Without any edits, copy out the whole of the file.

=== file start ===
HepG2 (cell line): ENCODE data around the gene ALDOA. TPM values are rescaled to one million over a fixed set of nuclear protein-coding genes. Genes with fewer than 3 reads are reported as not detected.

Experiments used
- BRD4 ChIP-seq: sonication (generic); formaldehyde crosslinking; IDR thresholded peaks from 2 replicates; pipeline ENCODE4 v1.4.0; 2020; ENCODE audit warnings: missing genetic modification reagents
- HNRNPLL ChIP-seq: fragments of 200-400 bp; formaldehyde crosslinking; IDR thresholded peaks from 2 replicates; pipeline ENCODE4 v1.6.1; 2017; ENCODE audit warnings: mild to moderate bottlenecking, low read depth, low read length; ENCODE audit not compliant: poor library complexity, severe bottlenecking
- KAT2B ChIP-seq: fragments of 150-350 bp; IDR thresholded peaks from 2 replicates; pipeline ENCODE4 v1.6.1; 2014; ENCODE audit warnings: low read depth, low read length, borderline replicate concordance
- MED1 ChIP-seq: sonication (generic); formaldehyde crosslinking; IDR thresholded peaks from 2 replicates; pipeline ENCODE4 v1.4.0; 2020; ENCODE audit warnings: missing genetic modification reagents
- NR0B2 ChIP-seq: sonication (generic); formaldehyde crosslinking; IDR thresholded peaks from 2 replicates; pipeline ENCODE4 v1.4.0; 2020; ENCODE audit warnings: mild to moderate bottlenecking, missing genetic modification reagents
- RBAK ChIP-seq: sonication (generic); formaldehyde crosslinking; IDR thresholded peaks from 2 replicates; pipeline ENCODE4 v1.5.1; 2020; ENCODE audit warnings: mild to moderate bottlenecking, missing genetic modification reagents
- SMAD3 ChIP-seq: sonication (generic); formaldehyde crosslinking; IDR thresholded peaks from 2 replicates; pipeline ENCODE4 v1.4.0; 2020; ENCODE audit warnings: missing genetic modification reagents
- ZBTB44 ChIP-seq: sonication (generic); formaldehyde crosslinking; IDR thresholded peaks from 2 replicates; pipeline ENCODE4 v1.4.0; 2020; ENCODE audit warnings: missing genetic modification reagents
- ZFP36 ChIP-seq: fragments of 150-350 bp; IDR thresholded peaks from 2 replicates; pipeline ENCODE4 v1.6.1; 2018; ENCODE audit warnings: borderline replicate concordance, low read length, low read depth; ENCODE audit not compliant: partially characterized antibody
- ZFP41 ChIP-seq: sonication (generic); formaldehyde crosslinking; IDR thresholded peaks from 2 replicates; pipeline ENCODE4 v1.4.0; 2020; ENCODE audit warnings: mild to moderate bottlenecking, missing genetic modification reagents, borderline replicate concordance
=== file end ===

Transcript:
HepG2 (cell line): ENCODE data around the gene ALDOA. TPM values are rescaled to one million over a fixed set of nuclear protein-coding genes. Genes with fewer than 3 reads are reported as not detected.

Experiments used
- BRD4 ChIP-seq: sonication (generic); formaldehyde crosslinking; IDR thresholded peaks from 2 replicates; pipeline ENCODE4 v1.4.0; 2020; ENCODE audit warnings: missing genetic modification reagents
- HNRNPLL ChIP-seq: fragments of 200-400 bp; formaldehyde crosslinking; IDR thresholded peaks from 2 replicates; pipeline ENCODE4 v1.6.1; 2017; ENCODE audit warnings: mild to moderate bottlenecking, low read depth, low read length; ENCODE audit not compliant: poor library complexity, severe bottlenecking
- KAT2B ChIP-seq: fragments of 150-350 bp; IDR thresholded peaks from 2 replicates; pipeline ENCODE4 v1.6.1; 2014; ENCODE audit warnings: low read depth, low read length, borderline replicate concordance
- MED1 ChIP-seq: sonication (generic); formaldehyde crosslinking; IDR thresholded peaks from 2 replicates; pipeline ENCODE4 v1.4.0; 2020; ENCODE audit warnings: missing genetic modification reagents
- NR0B2 ChIP-seq: sonication (generic); formaldehyde crosslinking; IDR thresholded peaks from 2 replicates; pipeline ENCODE4 v1.4.0; 2020; ENCODE audit warnings: mild to moderate bottlenecking, missing genetic modification reagents
- RBAK ChIP-seq: sonication (generic); formaldehyde crosslinking; IDR thresholded peaks from 2 replicates; pipeline ENCODE4 v1.5.1; 2020; ENCODE audit warnings: mild to moderate bottlenecking, missing genetic modification reagents
- SMAD3 ChIP-seq: sonication (generic); formaldehyde crosslinking; IDR thresholded peaks from 2 replicates; pipeline ENCODE4 v1.4.0; 2020; ENCODE audit warnings: missing genetic modification reagents
- ZBTB44 ChIP-seq: sonication (generic); formaldehyde crosslinking; IDR thresholded peaks from 2 replicates; pipeline ENCODE4 v1.4.0; 2020; ENCODE audit warnings: missing genetic modification reagents
- ZFP36 ChIP-seq: fragments of 150-350 bp; IDR thresholded peaks from 2 replicates; pipeline ENCODE4 v1.6.1; 2018; ENCODE audit warnings: borderline replicate concordance, low read length, low read depth; ENCODE audit not compliant: partially characterized antibody
- ZFP41 ChIP-seq: sonication (generic); formaldehyde crosslinking; IDR thresholded peaks from 2 replicates; pipeline ENCODE4 v1.4.0; 2020; ENCODE audit warnings: mild to moderate bottlenecking, missing genetic modification reagents, borderline replicate concordance